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Energy minister, mayors look to build common ground

Peace Country pride and building sustainable communities were just some of the takeaways for new Energy Minister Michelle Mungall following her visit to the region last week. Mungall had two jammed back-to-back days Aug.
Energy and Mines Minister Michelle Mungall with natural gas industry reps, local service providers, and Dawson Creek Mayor Dale Bumstead.

Peace Country pride and building sustainable communities were just some of the takeaways for new Energy Minister Michelle Mungall following her visit to the region last week. 

Mungall had two jammed back-to-back days Aug. 11 and 12, meeting with local officials and First Nations, touring oil and gas sites, and taking in the Dawson Creek Stampede.

The trip began with a meeting with Mayors Lori Ackerman and Rob Fraser, who emphasized the importance of prioritizing local economies when attracting investors to the province, Mungall said. 

“So it’s no surprise given one of our four conditions for the natural gas industry, for the LNG industry specifically, is that local communities are getting the benefits, and that British Columbians are getting a fair rate of return for their resources,” Mungall said.

Mungall also met with Oil and Gas Commission officials, and took in tours of Encana and ARC Resources work sites both on the ground and from the air. The sense of pride shared by workers is what struck home the most, she said.

“Workers would start off with, ‘I’ve grown up here my whole life,’ though there’s plenty of workers who haven’t as well,” Mungall said.

“This industry is employing people from all over Western Canada, but the people who came from the community were so proud they would tell me their life story.”

In terms of industry, Mungall was impressed by the use of recycled water in hydraulic fracturing operations. 

“The actual fracking is being done so far below from where we pull our own potable water from, it was very interesting to see,” she said.

“I had read about that, but it was interesting to see it up close, what’s going on.”

Still, a scientific review of the practice remains an NDP commitment and will take place, she said.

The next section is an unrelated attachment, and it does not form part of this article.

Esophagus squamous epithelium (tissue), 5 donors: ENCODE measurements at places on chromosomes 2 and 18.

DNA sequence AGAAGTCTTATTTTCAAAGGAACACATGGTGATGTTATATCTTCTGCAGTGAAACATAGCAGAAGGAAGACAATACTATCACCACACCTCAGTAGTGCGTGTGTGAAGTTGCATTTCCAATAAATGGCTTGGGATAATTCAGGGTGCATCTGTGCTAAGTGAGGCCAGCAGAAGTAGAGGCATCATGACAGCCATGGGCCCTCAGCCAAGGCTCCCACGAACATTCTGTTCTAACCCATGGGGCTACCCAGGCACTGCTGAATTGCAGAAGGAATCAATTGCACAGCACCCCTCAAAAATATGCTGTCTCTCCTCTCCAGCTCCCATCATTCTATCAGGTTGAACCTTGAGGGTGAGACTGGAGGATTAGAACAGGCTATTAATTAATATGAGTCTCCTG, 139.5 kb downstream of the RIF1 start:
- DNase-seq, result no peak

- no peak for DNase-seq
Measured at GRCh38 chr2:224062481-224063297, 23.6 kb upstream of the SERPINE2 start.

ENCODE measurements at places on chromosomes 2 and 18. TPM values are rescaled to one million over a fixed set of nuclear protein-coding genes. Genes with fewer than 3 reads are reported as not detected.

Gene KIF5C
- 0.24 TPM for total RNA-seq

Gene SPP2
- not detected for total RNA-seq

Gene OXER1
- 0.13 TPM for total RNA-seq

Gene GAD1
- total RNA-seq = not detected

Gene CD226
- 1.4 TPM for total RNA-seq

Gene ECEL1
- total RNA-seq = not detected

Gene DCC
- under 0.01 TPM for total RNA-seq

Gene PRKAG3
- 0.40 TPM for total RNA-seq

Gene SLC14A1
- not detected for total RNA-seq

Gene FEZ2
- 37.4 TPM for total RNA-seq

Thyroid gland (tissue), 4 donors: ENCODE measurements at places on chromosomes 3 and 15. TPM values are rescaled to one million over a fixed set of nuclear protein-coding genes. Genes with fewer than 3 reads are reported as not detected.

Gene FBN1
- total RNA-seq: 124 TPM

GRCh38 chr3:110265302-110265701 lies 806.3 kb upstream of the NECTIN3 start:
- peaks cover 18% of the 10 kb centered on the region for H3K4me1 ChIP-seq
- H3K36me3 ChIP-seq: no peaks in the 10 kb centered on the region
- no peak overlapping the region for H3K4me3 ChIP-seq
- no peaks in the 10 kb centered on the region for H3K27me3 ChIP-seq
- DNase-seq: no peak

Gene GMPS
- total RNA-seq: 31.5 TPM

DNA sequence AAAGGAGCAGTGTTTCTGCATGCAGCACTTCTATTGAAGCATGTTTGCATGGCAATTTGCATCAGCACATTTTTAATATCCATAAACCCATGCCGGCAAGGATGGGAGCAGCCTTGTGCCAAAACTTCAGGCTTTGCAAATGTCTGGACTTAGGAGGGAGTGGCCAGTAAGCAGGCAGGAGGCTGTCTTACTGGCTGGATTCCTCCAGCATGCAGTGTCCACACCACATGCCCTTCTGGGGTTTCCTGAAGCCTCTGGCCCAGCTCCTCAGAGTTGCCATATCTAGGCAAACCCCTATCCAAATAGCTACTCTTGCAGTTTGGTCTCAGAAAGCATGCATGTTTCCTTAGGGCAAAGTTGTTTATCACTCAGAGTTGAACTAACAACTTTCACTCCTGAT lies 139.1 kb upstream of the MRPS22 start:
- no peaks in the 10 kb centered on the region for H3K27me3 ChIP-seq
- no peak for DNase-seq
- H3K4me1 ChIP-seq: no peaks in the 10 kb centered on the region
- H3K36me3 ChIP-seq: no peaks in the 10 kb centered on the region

While her visit coincided with an announcement that the province will seek legal status in challenges against the Trans Mountain pipeline expansion, Mungall stressed the difference between that project and the natural gas infrastructure currently being built or proposed for the northeast.

“One is for the Alberta tar sands, one is for B.C. One is about bitumen, one is about a completely different product, that’s a really important thing to remember,” she said.

“For the condensates, for the liquids, one of the challenges we have in B.C. is getting those products to market. Right now, our market endpoint is going to be shifting in the next few years from the U.S. and the rest of Canada to Asian markets. So those are one of the challenges we need to start thinking about today, so we are planning for that market shift to come in five to 10 years.”

Mayor Lori Ackerman shared with her fellow councillors on Monday that her discussions with Mungall were productive and centred on the importance of local hiring and business opportunities when it comes to industry development. 

“We talked about how we understand energy is not just a commodity, it’s a responsibility,” Ackerman said, noting the meeting took place in the city's passive house.

Plans are in the works for a multi-minister meeting with city officials in Victoria in November, Ackerman added. 

Mungall said she also met with Blueberry River Chief Marvin Yahey, and West Moberly Chief Roland Willson. She also had a roundtable discussion with elected officials from Dawson Creek. Chetwynd, Tumbler Ridge, and Pouce Coupe.

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